A few years ago, I was trying to log in with my Apple ID in iTunes and I kept getting a weird password-related error. I switched over to try it on one of Apple’s websites, and was told that my password needed to be reset. This was the first time I saw this and, without fail, every 90 days from thereon, I was required to reset my password every single time. Then, about a year ago, it stopped.

I have two Apple IDs and saw the same behaviour in both, but none of my friends saw a similar behaviour, and I had a hard time tracking down any reliable reports on the web of this occurring.

The Iconfactory’s Sean Heber asked developer relations about this, and got an answer:

A response from Apple seems to indicate that access to Attache is the thing triggering the 90 day password reset.

What the hell is Attaché?

Apple’s Attache is a kind of internal email system or something. I remember using once to deliver a particularly big file to an engineer.

Fascinating. I don’t remember ever having used this. Very odd.

Update: It could be due to the Apple ID having been used to log into an AppleConnect-related service. Attaché is connected to AppleConnect, but so is Radar, Apple’s bug reporter. I’ve used that. A lot.

Intriguing tidbit about the critical NTP patch, as reported by Jim Finkle of Reuters:

When Apple has released previous security patches, it has done so through its regular software update system, which typically requires user intervention.

The company decided to deliver the NTP bug fixes with its technology for automatically pushing out security updates, which Apple introduced two years ago but had never previously used, because it wanted to protect customers as quickly as possible due to the severity of the vulnerabilities, [Apple spokesman Bill] Evans said.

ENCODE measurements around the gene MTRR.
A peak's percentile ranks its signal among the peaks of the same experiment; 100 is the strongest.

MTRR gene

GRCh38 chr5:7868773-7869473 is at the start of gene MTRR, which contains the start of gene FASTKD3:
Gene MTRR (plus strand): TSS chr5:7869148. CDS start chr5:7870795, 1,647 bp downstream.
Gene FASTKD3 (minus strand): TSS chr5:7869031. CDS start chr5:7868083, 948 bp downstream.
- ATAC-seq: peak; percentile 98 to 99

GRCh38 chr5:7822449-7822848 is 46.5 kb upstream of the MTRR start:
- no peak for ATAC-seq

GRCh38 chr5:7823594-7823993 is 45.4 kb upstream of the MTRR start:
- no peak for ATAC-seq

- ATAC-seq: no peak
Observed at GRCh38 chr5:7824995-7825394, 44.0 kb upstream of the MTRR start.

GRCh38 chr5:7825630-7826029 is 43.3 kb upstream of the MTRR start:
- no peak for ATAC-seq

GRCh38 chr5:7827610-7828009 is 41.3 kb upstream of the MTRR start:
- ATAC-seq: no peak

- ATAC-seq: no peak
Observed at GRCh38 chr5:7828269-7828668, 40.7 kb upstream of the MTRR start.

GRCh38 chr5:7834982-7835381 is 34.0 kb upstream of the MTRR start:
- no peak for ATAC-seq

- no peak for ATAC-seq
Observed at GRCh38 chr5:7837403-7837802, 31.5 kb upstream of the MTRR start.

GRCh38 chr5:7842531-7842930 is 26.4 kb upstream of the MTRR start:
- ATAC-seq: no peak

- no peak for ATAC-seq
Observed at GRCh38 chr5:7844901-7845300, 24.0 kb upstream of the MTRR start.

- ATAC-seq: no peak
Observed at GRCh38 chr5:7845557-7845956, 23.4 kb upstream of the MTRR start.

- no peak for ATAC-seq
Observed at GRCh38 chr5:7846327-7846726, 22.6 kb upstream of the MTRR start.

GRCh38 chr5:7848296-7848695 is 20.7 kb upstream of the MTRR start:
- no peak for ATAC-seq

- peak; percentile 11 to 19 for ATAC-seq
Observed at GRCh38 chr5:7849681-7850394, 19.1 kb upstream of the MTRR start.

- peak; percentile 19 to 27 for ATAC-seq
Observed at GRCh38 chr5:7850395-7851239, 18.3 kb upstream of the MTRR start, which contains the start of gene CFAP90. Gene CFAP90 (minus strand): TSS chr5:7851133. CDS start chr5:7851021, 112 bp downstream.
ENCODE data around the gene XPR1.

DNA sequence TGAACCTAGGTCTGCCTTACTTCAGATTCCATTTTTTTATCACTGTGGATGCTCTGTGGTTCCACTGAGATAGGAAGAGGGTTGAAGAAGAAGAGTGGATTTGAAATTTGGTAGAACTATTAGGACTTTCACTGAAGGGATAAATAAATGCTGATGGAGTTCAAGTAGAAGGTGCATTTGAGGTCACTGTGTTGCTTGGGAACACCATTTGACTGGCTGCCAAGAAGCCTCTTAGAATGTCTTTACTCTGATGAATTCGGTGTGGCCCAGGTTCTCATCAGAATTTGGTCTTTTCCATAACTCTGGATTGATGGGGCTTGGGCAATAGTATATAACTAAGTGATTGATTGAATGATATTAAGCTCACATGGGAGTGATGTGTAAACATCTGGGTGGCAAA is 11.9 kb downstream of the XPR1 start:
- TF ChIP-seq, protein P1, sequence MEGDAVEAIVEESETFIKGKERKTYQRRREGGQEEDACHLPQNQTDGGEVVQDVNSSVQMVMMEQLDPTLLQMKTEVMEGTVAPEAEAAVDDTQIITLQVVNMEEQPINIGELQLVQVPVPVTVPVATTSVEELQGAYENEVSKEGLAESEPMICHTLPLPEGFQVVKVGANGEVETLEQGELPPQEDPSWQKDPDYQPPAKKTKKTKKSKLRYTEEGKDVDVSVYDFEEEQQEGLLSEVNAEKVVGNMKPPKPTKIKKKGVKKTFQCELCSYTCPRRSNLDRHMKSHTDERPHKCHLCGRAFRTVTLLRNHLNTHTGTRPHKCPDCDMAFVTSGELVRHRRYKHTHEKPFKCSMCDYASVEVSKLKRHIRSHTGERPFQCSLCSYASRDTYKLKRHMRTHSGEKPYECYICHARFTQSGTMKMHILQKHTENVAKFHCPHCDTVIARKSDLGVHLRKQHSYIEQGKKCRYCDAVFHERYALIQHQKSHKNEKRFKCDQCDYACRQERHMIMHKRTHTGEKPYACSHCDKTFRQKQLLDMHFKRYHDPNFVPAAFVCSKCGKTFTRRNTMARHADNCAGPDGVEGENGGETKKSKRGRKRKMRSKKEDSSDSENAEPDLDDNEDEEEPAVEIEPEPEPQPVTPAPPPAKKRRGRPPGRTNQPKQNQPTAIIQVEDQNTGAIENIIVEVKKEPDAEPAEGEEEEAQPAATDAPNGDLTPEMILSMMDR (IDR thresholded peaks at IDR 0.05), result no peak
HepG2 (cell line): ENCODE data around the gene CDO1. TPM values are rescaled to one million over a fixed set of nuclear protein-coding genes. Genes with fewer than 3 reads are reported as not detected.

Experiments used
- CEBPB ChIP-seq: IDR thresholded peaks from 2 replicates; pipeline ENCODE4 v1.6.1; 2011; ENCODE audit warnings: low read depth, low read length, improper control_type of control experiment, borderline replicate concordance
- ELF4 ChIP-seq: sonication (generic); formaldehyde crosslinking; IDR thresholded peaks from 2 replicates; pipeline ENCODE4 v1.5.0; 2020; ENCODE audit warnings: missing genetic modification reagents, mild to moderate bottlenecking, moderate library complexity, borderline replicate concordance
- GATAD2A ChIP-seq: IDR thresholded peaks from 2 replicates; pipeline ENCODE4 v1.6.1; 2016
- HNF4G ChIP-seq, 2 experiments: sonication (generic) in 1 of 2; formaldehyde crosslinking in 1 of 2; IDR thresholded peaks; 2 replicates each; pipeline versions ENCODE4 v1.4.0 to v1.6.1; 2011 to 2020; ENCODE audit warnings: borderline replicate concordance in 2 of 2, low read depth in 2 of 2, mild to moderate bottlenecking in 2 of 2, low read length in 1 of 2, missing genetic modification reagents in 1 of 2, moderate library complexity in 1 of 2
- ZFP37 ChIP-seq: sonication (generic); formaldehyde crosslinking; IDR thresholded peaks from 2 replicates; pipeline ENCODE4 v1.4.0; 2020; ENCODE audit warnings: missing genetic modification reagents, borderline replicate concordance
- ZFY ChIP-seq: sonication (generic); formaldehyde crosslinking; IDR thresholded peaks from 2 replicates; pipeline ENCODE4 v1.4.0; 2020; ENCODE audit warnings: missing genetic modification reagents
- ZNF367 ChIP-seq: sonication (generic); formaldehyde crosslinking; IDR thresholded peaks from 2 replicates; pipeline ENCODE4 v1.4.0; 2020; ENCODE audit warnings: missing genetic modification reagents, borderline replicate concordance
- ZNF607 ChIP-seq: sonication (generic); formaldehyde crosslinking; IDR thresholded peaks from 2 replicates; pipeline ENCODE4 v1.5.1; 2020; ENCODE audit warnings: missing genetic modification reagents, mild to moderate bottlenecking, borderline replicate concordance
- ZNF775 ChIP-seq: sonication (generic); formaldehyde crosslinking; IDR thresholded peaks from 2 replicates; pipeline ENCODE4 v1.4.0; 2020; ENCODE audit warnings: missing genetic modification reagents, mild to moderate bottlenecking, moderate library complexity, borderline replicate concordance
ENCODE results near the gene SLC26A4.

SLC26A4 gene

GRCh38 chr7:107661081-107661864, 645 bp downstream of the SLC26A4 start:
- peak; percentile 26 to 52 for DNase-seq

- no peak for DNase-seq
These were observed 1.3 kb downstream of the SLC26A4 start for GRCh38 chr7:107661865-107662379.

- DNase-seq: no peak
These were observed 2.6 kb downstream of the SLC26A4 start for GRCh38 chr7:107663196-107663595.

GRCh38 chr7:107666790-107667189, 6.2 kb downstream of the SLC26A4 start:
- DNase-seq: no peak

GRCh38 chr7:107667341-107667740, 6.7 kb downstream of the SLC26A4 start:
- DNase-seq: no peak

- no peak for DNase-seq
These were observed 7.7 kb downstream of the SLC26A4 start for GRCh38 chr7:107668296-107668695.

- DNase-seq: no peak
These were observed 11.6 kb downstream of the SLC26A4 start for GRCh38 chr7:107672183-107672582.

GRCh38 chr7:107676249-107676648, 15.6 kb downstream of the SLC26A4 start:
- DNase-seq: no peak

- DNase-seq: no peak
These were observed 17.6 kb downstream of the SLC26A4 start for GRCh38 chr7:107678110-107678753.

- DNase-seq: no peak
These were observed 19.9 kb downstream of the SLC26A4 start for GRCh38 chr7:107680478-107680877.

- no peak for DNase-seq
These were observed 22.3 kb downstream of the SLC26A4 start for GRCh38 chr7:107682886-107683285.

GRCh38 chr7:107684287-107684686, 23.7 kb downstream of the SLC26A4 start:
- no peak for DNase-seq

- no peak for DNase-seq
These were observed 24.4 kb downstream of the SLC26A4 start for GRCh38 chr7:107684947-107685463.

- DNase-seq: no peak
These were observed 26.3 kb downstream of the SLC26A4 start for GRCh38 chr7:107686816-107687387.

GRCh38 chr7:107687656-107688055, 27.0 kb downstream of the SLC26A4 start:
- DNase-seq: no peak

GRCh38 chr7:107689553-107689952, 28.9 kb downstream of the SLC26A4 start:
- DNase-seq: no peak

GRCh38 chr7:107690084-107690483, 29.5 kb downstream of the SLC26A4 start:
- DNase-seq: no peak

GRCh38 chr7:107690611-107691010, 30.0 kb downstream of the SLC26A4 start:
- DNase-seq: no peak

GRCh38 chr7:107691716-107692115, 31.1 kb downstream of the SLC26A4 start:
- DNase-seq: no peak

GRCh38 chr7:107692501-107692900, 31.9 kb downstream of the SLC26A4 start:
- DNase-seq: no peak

With Apple’s not-particularly-stellar track record as of late, this is a little worrying. However, given that this is the first time the mechanism has ever been used, it appears that they are being abundantly cautious. This means that users silently have part of their system patched without requiring any intervention or interruption.

My, how things have changed. Want to know how far? Here’s Microsoft’s guide for Mac users switching to a Surface, with gems like:

On my Macbook… [sic]

I was used to using the command key with letters like C, V, and P to copy, paste, and print respectively.

On my Surface Pro 3…

Use Ctrl in place of command and many of the keyboard shortcuts you know still work!

It’s like Apple’s “Switch” campaign all over again, just in reverse. This isn’t gloating or anything; I just find the situation entirely surreal.

You’re going to want to update as soon as you can:

Available for: OS X Mountain Lion v10.8.5, OS X Mavericks v10.9.5, OS X Yosemite v10.10.1

Impact: A remote attacker may be able to execute arbitrary code

Description: Several issues existed in ntpd that would have allowed an attacker to trigger buffer overflows. These issues were addressed through improved error checking.